CHICAGO — Outside the rectory of Saint Sabina’s, a Catholic church on Chicago’s South Side, a crowd gathers to begin their usual Friday night walk to their neighborhood’s most afflicted regions.
They are led in prayer by a man wearing a turquoise short-sleeved button down shirt instead of the traditional Roman collar. And on top of that, another t-shirt, which reads: “Our Children Have the Right to Grow Up.”
With his bullhorn in hand and a tone more attuned to a Baptist preacher than a Roman Catholic priest, Father Michael Pfleger tells the crowd, “God blesses the soldiers, when they’re in the right army.” The crowd responds with a loud “Amen!”
In a year when the city of Chicago is seeing its highest number of gun fatalities on record, Pfleger’s army of parishioners and community activists are simply taking matters into their own hands.
“We’re addressing this thing,” Pfleger told NBC News. “We’re gonna be vigilant in the streets. We’re gonna occupy our blocks, occupy our neighborhoods.”
‘Living in Fear’
For more than 40 years, Pfleger -- known by his parishioners as Father Mike -- has served as pastor of the faith community of Saint Sabina’s, out-serving three of the last cardinals who’ve headed up the Chicago Archdiocese and surviving several suspensions from priestly ministry.
But in all of his years serving Saint Sabina’s, the largest African-American Catholic church in Chicago, Father Pfleger said this year is hands down the worst he’s ever seen violence in the city of Chicago.
“Our children live in war zones, so if they’re not processing that, it either has them living in fear or being overwhelmed or living in denial.”
The shootings in Chicago have reached such a high point that even schools are trying to figure out ways to intervene.
Code of Conduct
Perspectives, a network of charter schools on Chicago’s South Side, saw 10 of its current and former students fatally shot in the last year alone.
This summer it decided to do something about it, launching a peace and leadership camp for its students to figure out best practices for diffusing tense situations that could easily become violent.
But even doing that is not enough. The kids of Chicago’s South Side are forced to live under a code of conduct just to survive.
“You have to be aware of gangs and affiliates in that neighborhood,” said Montrell Kennedy, 16. “And you have to be on your toes at all times so you don't end up a victim.”
According to data gathered by the Chicago Tribune, at least 1,200 shootings have been reported since 2011 for kids 17 and under, while more than 100 have been killed.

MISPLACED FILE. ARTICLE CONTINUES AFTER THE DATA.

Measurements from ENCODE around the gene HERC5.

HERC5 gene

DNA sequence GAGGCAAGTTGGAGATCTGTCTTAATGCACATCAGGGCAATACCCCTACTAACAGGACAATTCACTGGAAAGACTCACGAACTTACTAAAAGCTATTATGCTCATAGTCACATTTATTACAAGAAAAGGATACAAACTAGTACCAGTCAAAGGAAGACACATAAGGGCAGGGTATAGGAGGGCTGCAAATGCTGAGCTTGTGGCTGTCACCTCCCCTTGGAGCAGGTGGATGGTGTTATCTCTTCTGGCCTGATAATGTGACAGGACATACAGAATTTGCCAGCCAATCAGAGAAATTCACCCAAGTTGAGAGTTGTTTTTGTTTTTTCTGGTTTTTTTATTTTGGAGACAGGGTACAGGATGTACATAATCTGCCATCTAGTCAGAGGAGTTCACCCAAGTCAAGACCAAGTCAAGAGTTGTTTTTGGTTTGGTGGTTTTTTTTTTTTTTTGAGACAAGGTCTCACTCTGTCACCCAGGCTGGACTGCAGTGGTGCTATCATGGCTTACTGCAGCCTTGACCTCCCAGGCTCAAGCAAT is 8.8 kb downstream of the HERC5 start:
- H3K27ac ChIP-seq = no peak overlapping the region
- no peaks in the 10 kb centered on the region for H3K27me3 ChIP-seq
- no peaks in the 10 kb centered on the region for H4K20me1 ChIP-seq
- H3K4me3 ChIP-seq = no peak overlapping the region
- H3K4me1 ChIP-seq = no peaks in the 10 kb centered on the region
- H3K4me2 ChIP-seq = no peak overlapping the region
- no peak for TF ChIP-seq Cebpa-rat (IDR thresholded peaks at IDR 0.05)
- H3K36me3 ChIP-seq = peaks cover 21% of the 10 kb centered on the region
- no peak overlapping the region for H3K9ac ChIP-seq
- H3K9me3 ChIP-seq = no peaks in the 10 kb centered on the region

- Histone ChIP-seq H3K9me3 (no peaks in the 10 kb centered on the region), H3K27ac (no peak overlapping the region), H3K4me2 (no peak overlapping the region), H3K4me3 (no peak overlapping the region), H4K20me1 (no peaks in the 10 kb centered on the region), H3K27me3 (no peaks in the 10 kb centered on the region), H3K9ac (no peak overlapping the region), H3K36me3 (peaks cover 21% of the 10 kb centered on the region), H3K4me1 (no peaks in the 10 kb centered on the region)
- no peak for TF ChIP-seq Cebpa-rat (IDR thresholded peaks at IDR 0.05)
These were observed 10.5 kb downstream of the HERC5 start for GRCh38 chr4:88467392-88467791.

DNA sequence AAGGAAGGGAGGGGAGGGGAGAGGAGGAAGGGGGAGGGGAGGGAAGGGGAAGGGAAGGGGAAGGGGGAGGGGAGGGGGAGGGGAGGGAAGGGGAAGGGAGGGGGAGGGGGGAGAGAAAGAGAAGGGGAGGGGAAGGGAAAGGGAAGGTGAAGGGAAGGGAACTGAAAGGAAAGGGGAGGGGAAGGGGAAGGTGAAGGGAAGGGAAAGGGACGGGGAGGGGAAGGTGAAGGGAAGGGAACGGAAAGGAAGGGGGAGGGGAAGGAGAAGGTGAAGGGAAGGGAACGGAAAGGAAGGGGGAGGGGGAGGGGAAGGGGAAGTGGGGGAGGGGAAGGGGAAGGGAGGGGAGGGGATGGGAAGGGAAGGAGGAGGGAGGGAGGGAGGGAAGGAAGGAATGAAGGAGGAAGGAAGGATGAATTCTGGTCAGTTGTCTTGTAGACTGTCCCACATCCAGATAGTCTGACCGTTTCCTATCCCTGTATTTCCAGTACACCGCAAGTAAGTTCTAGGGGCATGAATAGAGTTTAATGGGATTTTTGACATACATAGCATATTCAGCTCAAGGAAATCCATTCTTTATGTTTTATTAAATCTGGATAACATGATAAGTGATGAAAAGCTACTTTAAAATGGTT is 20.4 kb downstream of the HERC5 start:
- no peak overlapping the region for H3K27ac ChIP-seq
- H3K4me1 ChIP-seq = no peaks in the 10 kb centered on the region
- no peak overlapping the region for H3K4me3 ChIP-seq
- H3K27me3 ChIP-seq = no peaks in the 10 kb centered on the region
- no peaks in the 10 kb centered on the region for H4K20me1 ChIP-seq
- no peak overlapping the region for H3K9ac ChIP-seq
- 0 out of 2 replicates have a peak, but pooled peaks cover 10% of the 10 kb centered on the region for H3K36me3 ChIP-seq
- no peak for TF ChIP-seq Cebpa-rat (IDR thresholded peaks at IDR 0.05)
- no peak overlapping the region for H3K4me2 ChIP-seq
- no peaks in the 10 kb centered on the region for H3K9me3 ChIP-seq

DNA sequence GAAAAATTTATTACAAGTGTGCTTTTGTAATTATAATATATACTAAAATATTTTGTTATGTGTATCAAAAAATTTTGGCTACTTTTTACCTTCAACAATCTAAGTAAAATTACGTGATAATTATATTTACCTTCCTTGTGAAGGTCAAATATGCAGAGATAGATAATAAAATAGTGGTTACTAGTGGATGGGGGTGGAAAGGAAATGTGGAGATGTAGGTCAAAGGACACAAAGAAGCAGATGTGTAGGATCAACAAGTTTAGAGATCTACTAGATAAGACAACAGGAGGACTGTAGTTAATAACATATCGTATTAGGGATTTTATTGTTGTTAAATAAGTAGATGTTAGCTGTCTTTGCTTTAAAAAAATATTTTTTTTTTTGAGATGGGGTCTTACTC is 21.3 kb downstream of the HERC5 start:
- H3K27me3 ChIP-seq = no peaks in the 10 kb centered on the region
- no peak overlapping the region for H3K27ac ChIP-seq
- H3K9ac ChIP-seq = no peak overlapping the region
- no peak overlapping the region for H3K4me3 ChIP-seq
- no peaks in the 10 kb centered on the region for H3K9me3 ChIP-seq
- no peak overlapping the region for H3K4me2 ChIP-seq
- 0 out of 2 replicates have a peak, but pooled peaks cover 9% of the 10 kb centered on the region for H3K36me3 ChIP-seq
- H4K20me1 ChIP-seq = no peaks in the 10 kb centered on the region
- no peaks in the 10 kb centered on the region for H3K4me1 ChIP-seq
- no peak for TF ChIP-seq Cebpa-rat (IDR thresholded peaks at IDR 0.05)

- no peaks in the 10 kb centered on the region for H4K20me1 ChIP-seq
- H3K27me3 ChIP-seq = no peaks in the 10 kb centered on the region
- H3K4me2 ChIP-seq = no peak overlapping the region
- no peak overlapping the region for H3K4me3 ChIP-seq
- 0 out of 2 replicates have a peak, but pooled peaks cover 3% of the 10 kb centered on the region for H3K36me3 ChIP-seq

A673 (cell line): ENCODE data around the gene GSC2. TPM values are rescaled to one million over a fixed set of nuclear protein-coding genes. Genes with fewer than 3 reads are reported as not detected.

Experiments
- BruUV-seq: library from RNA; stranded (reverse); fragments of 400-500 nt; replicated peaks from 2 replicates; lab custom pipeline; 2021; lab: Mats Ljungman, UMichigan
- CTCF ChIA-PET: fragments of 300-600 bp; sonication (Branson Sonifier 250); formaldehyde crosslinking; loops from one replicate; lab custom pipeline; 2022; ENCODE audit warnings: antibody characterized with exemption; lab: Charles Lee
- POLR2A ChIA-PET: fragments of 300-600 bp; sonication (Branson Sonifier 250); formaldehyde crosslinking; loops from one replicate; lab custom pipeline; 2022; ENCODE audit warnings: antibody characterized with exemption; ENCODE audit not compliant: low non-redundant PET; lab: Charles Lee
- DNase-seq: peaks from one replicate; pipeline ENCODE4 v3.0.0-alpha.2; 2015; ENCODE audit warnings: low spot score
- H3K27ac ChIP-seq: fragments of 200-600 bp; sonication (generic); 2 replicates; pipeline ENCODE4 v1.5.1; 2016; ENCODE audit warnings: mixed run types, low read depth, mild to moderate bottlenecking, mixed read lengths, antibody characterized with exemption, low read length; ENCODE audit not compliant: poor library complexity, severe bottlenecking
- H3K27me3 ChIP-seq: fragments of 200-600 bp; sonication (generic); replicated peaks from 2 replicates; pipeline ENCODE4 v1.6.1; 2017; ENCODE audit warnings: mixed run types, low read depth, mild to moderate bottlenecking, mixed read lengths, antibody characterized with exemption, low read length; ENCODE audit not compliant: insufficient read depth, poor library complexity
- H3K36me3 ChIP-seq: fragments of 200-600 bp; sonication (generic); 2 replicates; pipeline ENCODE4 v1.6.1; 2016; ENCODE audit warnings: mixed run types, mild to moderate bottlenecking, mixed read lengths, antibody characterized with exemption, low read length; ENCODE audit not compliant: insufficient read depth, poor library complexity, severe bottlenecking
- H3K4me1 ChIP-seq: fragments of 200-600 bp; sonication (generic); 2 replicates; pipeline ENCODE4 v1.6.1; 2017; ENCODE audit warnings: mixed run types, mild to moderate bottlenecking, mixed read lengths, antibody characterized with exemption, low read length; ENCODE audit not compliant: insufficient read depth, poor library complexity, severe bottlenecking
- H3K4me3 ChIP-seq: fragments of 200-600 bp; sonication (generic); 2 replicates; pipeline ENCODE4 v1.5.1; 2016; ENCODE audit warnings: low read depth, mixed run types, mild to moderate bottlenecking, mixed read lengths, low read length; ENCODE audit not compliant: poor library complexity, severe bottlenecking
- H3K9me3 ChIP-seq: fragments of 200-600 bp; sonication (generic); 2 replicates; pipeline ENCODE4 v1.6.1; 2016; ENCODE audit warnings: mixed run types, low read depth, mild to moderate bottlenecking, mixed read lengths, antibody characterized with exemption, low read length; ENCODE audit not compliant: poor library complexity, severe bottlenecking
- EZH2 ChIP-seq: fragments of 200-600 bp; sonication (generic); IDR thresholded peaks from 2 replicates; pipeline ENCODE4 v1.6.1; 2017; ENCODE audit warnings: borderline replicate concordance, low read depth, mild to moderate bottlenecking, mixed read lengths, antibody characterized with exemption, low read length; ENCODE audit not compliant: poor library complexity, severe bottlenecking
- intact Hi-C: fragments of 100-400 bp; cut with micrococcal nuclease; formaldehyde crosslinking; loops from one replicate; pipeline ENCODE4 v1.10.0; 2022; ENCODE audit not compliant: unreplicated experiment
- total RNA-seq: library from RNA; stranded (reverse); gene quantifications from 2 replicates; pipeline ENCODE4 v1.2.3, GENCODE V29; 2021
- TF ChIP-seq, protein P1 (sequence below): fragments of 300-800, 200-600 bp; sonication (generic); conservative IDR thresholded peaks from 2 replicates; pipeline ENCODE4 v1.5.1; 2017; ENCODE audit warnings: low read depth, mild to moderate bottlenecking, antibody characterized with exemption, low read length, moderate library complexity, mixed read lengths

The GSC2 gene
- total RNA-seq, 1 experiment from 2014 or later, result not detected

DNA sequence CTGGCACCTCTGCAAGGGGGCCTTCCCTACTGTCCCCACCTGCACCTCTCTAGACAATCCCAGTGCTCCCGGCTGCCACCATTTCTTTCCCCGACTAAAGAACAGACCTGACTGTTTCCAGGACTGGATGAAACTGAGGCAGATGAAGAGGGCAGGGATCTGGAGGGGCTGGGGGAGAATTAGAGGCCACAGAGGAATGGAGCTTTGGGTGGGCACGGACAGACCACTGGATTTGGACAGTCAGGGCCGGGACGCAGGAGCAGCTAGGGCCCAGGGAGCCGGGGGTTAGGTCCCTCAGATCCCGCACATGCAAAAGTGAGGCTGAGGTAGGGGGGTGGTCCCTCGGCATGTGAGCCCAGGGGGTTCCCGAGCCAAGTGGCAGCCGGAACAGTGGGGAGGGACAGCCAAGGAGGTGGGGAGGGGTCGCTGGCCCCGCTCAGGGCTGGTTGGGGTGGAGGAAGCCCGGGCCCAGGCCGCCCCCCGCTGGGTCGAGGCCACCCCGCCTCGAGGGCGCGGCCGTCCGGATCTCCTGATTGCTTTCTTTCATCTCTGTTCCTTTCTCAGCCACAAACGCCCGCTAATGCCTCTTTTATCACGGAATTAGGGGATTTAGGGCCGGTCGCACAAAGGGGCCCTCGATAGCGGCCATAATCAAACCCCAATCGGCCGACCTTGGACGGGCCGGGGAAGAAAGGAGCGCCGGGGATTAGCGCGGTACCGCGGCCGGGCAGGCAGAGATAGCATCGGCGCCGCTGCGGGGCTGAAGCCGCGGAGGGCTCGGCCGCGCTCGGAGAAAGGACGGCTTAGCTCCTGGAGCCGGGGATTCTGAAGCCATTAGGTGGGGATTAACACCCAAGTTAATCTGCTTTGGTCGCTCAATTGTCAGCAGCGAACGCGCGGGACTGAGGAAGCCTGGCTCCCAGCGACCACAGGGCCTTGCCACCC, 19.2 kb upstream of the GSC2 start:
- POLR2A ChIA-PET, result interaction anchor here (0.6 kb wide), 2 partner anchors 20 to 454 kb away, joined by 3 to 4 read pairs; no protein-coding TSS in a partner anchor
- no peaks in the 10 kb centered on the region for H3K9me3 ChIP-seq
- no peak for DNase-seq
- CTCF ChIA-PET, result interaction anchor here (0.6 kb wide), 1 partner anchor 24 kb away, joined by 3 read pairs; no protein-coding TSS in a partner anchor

Simply walking down the streets of Chicago’s South Side unharmed can be a tough ask for kids, as violence on its streets can be entirely random.
“Don't really try to stand out as much,” said Bryant Dean, 15, a Perspectives student. “And don't hang around, because that will bring trouble if you hang around and you're just talking to somebody.”
Mad at God
Many familiar with Chicago's toughest streets realize that even when you’re not standing out, you can still become a victim. That’s exactly what happened to the only son of Annette Holt, a parishioner at Saint Sabina’s almost 10 years ago.
Blair Holt was on his way from a long day at school when a gunman entered the public bus he was on and randomly fired five shots to the back of it. Blair wasn’t the intended target. It was another gang member who happened to be on that bus.
Blair’s mom said he pushed another student he was on the bus with out of the way when he took a fatal hit.
“It like your worst fear,” she said. “'Cause you see it in the streets every day. His dad is a cop. I'm a firefighter. I respond to stuff like this, and he does too.”
Annette Holt said she had safety conversations with her son Blair -– watching your surroundings, travelling in groups, not associating with the wrong people –- but it wasn’t enough to keep her son safe.
“Father Mike would call me and he would just talk with me,” she said. “I would say, ‘I'm mad at God’ and Father Mike was like, ‘You know, that's OK. God knows you're hurt.’ "
Pfleger adopted three sons against the wishes of the Chicago Archdiocese. Jarvis Franklin was one of Pfleger's sons, but was killed in gang crossfire. He was just one month shy of his 18th birthday.
"Jarvis could come in a room and light it up," he said. "He [Jarvis] had the kind of personality that could sell you a car that didn't work and you would thank him for it."
The loss of Jarvis was strong enough to paralyze Pfleger. But in some way, it provided strength for him to carry on marching and even saying funeral masses in one of Chicago's most deadliest years on record.
"I just really told God this is going to be my passion," he said. "To try to save other lives."